You cannot, and should not, use it for anything else.

7
  • Thanks Louis Wasserman.Void.Type can say "primitive type" or any thing May 31, 2012 at 18:29
  • Wait, what? That's...not true. Void.TYPE only means void. This isn't C. May 31, 2012 at 18:30
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    @LouisWasserman Void can be used with certain classes that use generics. For example SwingWorker. I point this out because you said it cannot be used for anything else. May 31, 2012 at 18:32
  • 1
    That's true; it can substitute generally for a class that's not meant to have any instances except null. But more generally, the Void class is just where you go to find Void.TYPE, which is like a Class<void>. May 31, 2012 at 18:33
  • 1
    @WillD Or you may need to throw an exception from the Callable. Also it's perhaps worth noting that call in a Callable cannot actually be void, but may have return type Void (and thus must return null), in order to imitate a void function.
    – Jakob
    Oct 20, 2017 at 4:31
5

Void is a AutoBoxing feature (since JDK 1.5) of void.

well its self explanatory that Void is reference whereas void is a primitive type.

So, where the requirement comes to have to use Void ???

One common usage with Generic types where we can't use primitive.

Say, in case of Android AsyncTaks<Params, Progress, Result> what if I don't want to get Progress update. I can't use void (primitive type) here we require java.lang.Void

2

Another example for using Void is SwingWorker

new SwingWorker<Void, Integer> () {
    @Override
    protected Void doInBackground(){
        ...
    }
    @Override
    protected void process(List<Integer> chunk){
        ...
    }
    @Override
    public void done(){
        ...
    }
}.execute();
1

Void is useful because sometimes you need to specify the return type of a method outside the method itself.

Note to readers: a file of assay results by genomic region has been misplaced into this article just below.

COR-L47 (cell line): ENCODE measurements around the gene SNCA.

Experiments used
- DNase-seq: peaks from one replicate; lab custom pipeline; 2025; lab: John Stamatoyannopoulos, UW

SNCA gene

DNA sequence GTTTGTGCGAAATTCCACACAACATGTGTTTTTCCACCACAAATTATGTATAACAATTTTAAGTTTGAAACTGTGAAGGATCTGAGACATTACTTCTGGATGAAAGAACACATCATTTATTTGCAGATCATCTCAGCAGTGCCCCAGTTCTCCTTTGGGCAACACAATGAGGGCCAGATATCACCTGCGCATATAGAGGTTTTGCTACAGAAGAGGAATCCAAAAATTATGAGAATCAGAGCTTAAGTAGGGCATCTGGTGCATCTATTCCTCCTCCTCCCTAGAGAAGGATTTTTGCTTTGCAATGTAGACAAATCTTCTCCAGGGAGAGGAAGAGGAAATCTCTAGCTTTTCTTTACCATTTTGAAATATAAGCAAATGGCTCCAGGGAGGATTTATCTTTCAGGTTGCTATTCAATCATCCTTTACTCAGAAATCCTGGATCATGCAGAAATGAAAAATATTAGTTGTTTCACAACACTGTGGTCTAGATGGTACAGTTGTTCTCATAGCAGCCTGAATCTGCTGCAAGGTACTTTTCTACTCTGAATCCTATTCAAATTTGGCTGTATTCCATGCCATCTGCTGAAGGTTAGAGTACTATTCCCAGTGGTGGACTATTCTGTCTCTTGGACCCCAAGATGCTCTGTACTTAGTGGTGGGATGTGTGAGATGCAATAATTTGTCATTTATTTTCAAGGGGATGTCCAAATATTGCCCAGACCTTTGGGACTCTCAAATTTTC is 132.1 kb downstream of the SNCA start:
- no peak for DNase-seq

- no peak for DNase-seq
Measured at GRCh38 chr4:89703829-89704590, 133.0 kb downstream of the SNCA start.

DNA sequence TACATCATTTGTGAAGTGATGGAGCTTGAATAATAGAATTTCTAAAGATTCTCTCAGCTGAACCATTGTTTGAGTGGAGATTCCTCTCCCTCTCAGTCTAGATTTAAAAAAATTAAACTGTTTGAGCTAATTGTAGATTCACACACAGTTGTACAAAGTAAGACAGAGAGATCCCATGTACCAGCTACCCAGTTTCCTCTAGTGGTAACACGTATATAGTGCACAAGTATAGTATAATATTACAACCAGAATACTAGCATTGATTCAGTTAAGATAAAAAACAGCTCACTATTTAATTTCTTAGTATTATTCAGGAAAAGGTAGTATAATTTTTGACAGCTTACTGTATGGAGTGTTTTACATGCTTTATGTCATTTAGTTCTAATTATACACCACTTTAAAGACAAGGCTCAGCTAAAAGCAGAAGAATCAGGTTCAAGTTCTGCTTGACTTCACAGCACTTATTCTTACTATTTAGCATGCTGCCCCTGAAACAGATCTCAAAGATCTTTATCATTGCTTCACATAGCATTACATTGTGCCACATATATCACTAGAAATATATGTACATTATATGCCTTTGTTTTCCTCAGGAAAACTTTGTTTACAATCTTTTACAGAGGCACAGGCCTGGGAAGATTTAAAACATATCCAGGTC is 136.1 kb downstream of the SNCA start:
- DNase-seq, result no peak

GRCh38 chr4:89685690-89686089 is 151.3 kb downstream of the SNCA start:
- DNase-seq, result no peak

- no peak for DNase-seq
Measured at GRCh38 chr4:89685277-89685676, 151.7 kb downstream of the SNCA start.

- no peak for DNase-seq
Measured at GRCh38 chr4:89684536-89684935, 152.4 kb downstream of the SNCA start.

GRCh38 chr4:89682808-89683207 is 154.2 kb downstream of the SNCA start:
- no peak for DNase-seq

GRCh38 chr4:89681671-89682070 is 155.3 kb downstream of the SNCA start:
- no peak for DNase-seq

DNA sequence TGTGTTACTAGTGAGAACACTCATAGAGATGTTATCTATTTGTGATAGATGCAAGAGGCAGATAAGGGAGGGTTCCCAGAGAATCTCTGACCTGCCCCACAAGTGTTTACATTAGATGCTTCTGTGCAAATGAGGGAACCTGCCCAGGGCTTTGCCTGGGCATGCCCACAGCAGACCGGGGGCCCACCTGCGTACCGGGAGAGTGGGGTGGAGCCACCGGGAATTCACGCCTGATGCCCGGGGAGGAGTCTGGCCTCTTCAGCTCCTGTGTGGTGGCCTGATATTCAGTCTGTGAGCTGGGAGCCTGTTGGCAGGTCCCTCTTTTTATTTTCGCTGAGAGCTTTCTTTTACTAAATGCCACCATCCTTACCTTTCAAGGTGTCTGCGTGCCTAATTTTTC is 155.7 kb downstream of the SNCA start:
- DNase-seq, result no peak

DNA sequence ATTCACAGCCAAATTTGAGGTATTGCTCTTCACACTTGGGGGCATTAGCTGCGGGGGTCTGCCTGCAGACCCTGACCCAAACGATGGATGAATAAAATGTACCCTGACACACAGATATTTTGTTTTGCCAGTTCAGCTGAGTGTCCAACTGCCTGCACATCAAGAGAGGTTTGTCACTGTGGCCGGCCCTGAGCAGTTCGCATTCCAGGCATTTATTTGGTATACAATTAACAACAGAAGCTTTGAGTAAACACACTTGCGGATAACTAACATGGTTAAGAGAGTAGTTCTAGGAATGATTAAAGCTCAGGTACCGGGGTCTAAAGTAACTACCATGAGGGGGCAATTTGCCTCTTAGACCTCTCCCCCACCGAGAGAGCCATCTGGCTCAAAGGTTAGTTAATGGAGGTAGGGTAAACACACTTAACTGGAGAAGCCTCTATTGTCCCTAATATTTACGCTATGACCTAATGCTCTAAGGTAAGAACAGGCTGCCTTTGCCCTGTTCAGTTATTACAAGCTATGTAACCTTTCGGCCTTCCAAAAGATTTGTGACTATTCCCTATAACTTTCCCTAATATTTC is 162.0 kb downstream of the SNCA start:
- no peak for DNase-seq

For example take this java 8 lambda expression, which checks whether an EventResource object has certain properties, using a method called checkBenefitConcertInCentralPark, passed into the method checkCreatedEvent:

eventChecker.checkCreatedEvent(TestEvents::checkBenefitConcertInCentralPark);

The checkBenefitConcertInCentralPark method is defined like this (note the use of Void):

    public static Void checkBenefitConcertInCentralPark(EventResource eventResource) { 
        // JUnit code here...
        // assertThat(blablabla  :)  )

        return null; // we can only return null at the end of a method when returning Void
    }

and then the checkBenefitConcertInCentralPark method is passed into the method checkCreatedEvent.

    // Function<EventResource, Void> describes the checkBenefitConcertInCentralPark method
    public void checkCreatedEvent(Function<EventResource, Void> function) { 
        function.apply(this.eventResource);
    }
1
  • You don't explain why you'd need a Function returning Void instead of just using a Consumer. May 23, 2016 at 16:01
0

I've personally used it like this:

@FunctionalInterface
interface MyPackagePrivateInterface<T, Next> {
   //Returns next
   Next compareAndSwap(T prev);
}

@FunctionalInterface
public interface ClientPublicInterface<T> extends MyPackagePrivateInterface<T, Void> {
}

My reasoning is this:

computations based on user input, may create new Type allocations, that your system may need.

The action may KEEP its namesake since in the eyes of the client it is performing what it is saying, but in sublayers within the system an equivalent action is taking place but with completely different Types, Types which ONLY your system should be aware.

This may relate to a principle of "Self similarity" in which a system is composed of smaller components similar to itself, so it may be logical to reuse interfaces with different Types and similar namesake, this system also implies that reification (transforming something abstract into real) is intrinsical to the System state hence the user is not interested in an immediate reading of a return value, but the aim relies on the Object's change of state.

Now this particular example is for atomic operations, and TBH I cannot think of a different situation in which this may be needed, the reason being that native atomic operations are reliant in time-space(space = memory scope) snapshots for them to perform accurately.

This new allocations are not important to the client but only to the system's functionality.